- Arran Ross-Paterson had recommended specific hardware, mainly the awesome and super-affordable Unifi product range – which I have tested at several locations and events with over 70 concurrent clients, in the meantime. Good stuff.
Thanks for all your support and feedback on my recent post on the need for a proper multidevice stand for mobile web development. Awesome people sent in their solutions or suggestions for such, and I want to thank each one of you in helping all of us to make improve the mobile web by improving the necessary tools.
This post is to gather them in one place (with images and links enabled), numbered, to have you guys discuss them – comments wanted!
#1 “The Plank”
Glynn Phillips sent a picture of “The Plank Mark I” along with these comments:
“So maybe not quite as advanced and technical as the above mentioned but one day by boss turned up with what is now own as ‘The Plank’. Power supply is attached to the back which also acts as a stand to keep the devices at a nice level to use and see. The devices are held on via velcro. I present to you The Plank Mark 1. Yes some improvements are required around its flexibility.”
I would say it’s a bit unflexible in terms of device orientation. But this is just my 2 cents.
#2 “Developer Station”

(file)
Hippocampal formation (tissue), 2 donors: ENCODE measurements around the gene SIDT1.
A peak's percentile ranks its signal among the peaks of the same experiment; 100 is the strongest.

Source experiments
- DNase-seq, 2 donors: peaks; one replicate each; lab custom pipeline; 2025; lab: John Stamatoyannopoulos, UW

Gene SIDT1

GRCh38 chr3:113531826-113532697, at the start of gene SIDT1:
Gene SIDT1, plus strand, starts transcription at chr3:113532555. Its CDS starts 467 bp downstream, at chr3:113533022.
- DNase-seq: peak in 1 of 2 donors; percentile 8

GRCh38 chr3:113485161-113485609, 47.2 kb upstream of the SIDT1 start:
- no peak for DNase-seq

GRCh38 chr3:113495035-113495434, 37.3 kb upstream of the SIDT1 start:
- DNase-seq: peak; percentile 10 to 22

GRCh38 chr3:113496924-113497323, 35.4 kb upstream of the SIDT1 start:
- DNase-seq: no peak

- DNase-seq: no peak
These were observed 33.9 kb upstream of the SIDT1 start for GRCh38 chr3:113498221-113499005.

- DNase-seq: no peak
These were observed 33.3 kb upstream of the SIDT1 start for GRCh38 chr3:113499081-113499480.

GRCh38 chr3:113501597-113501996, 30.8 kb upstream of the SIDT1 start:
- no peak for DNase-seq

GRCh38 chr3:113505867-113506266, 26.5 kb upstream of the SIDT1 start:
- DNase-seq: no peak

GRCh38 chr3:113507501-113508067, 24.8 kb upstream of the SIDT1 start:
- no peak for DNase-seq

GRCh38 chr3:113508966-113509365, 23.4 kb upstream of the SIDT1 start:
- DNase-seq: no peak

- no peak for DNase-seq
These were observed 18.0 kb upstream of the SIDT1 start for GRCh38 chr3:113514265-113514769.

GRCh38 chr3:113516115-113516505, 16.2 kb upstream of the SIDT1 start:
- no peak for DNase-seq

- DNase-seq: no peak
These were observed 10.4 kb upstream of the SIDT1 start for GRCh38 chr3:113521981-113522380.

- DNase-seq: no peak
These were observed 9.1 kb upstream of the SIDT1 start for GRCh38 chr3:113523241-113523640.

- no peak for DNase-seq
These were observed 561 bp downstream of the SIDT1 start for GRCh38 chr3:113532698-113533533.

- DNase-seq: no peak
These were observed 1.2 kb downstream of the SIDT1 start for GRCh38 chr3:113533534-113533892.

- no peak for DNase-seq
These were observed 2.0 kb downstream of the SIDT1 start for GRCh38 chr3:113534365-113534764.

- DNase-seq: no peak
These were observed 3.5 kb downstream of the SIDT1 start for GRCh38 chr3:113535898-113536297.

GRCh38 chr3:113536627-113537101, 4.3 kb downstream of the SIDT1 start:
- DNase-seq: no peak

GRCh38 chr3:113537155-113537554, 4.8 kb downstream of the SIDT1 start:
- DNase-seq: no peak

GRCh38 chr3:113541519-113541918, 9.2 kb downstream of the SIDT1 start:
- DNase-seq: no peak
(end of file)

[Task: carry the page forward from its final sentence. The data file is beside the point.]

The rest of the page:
Sven sent a picture of his “Developer Station” which looks like a wooden frame with a carpet platform, holding several devices with plastic clamps and standard proprietary stands.
It also holds the charging cables and keeps them in place through holes cut into the bottom tray.
From my eyes this again is suboptimal when it comes to orientation changes, and I wonder if charging actually works with the devices upright?
It is a good starting point to actually keep all the stuff together in one place, and move it from desk to desk without a bigger hassle.
But is it also flexible enough for project-specific changes in the device test farm? I’d say: no.
#3 “Device Lab”
Switzerland based Vanamco has put on a website announcing a commercial solution named “Device Lab” over the past days (this edit is from September 18, 2012). They had some more details on the page, e.g. stating details like maximum 10 devices, small footprint on desk, 10-port USB-charger included, etc. – but took off these details when I last checked the site.
Would be interested if these guys got inspired by my original tweet or post. ;)=